Peer Pressure During Teenage Years: Making Good Decisions

Wanting to be more like your friends is a normal part of being a teenager. Peer influence or peer pressure is not always a bad thing, but sometimes it might be a concern for you or your child.

When you choose to do something, you would not otherwise do because you want to feel accepted and valued by your friends we recognize as peer influence. It is not just or always about doing something against your will.

In early to middle adolescence peer influence is strongest and boys are more likely to give in to peer influence than girls are.

Peer pressure or influence can be positive; your child might become more assertive, try new activities, or to get more involved with the school. However, it can be negative too; some teenagers might choose to try things they normally would not be interested in, such as smoking or taking part in antisocial behavior.

Peer influence might result in children:

  • choosing the same hairstyle, clothes or jewelry as their friends
  • listening to the same music or watching the same TV shows as their friends
  • changing the words they use, or the way they talk
  • breaking the rules or doing risky things
  • working harder at school, or not working as hard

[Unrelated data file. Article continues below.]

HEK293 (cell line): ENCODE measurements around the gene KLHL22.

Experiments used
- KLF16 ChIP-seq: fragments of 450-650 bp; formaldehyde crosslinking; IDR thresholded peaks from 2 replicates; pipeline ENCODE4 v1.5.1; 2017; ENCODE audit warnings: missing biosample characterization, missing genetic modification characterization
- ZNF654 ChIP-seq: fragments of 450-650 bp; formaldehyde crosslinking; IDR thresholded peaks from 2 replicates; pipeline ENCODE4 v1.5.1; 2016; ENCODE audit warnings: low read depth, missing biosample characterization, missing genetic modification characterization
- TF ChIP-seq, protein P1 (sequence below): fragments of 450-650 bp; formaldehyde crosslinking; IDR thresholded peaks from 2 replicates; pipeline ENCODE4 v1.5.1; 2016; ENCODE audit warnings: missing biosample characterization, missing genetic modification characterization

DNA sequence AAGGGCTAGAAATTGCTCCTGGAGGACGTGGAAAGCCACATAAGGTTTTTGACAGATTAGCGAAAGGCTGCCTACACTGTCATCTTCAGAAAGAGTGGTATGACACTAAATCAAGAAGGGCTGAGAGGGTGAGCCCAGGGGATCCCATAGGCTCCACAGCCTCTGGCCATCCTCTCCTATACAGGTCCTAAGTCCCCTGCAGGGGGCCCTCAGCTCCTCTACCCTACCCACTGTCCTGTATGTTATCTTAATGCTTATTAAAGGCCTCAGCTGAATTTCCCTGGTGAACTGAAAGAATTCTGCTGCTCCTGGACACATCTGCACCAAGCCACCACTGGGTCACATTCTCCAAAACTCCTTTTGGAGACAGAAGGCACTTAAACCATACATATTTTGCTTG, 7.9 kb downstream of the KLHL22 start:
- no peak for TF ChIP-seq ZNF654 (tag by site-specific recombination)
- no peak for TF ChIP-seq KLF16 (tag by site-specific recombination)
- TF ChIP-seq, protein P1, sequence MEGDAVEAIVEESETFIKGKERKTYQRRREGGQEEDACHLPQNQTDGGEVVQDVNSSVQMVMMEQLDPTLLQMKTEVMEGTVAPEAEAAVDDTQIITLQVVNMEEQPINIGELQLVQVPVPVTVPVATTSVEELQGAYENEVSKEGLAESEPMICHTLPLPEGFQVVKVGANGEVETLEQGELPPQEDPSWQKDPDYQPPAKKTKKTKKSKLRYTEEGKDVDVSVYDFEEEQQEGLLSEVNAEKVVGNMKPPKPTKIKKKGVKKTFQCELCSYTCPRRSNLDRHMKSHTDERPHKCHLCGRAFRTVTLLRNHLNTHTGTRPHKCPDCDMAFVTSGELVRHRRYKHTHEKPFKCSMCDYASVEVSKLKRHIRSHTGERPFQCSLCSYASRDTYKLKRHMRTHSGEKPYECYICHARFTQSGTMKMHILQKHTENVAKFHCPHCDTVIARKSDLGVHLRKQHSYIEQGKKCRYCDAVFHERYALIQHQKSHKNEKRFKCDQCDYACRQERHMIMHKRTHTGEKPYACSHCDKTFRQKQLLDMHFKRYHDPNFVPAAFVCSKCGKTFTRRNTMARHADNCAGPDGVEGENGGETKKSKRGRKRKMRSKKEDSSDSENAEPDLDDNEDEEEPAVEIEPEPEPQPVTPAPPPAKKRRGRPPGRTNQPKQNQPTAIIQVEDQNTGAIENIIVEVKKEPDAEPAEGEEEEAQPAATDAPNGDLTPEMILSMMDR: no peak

• dating or taking part in sexual activities
  • consuming alcohol, smoking or using other drugs.

Coping well with peer influence is about getting the balance right between being yourself and fitting in with your group.

Peers are more likely negative influence children who have poor self-esteem, who has special needs and who feel they have few friends. These children might feel that the only way they will be included in social groups and accepted is by taking on the behavior, attitudes and look of a group.

Having friends and feeling connected to a group gives teenagers a sense of belonging and being valued, which helps develop confidence. Friendships also help teenagers learn important social and emotional skills, such as being sensitive to other people’s thoughts, feelings, and wellbeing.

You might be concerned that your child won’t be able to say no if she gets pressure to try risky things, such as smoking, but listening to the same music and dressing in the same way as friends doesn’t necessarily add up to doing the same antisocial or risky things.

Build up your child’s sense of self-esteem. This can help her feel more confident to make her own decisions and push back on peer influence.

Good communication and a positive relationship with your child might also encourage your child to talk to you if he is feeling negative influence from peers.

Some mood and behavior changes are normal in teenagers. Nevertheless, if your child seems to be in a low mood for more than two weeks, or it gets in the way of things he normally enjoys, you might start to worry about your child’s mental health.